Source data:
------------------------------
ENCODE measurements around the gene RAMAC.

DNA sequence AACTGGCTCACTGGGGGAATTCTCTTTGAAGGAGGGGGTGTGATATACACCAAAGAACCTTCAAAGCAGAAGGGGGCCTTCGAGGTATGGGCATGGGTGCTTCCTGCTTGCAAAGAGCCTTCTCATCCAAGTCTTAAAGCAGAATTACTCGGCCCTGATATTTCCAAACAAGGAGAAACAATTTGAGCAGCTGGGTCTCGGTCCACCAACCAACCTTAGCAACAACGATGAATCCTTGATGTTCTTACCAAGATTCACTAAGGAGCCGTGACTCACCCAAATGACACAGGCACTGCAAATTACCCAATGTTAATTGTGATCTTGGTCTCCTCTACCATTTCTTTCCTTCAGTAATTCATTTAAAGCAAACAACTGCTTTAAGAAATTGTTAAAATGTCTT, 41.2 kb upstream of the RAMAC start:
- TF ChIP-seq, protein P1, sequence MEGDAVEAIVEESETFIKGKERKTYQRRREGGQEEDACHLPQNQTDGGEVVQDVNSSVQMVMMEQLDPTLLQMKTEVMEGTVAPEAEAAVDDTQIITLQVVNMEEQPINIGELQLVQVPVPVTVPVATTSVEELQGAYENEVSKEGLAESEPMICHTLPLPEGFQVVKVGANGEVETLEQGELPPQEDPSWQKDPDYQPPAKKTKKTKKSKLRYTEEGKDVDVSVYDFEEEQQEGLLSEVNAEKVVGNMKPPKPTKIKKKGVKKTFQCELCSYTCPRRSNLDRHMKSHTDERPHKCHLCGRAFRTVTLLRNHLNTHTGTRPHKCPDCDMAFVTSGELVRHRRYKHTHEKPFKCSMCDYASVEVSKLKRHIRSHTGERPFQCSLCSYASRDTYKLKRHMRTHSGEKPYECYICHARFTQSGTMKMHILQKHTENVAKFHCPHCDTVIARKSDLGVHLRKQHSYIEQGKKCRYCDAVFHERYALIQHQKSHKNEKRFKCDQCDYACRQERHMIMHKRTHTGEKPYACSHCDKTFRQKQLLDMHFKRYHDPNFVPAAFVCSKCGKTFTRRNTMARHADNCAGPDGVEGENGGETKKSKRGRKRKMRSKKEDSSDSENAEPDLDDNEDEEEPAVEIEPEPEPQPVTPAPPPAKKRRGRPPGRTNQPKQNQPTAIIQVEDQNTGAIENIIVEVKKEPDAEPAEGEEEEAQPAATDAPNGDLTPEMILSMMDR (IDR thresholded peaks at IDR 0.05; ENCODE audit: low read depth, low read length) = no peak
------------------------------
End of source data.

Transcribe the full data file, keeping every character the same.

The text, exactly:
ENCODE measurements around the gene RAMAC.

DNA sequence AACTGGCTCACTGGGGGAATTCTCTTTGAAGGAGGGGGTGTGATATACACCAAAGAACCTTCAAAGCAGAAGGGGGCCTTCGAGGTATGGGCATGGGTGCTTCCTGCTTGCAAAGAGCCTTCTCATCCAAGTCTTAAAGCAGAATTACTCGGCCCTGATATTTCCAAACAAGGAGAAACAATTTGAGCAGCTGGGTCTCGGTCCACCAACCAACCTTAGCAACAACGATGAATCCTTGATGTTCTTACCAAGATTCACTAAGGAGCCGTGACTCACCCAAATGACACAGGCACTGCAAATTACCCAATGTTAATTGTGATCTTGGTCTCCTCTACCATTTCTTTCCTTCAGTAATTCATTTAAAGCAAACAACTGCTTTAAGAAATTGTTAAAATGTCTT, 41.2 kb upstream of the RAMAC start:
- TF ChIP-seq, protein P1, sequence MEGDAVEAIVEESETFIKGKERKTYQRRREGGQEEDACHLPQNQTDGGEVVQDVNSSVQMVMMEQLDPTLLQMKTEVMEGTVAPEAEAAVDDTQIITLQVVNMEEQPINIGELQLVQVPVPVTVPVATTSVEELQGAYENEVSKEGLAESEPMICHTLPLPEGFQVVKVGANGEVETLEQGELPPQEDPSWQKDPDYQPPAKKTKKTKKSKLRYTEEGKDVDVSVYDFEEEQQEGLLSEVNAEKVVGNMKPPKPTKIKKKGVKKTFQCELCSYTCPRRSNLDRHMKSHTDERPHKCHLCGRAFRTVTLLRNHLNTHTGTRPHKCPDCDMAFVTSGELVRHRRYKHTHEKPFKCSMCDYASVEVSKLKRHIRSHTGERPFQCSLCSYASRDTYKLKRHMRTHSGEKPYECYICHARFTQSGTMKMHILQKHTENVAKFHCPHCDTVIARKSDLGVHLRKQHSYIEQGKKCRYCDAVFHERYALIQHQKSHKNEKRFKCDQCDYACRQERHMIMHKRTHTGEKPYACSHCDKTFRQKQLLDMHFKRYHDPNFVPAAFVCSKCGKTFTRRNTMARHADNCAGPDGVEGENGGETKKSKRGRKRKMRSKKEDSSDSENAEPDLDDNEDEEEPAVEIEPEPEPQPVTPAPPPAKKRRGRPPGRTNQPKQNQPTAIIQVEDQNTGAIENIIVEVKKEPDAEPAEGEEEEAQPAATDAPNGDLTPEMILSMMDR (IDR thresholded peaks at IDR 0.05; ENCODE audit: low read depth, low read length) = no peak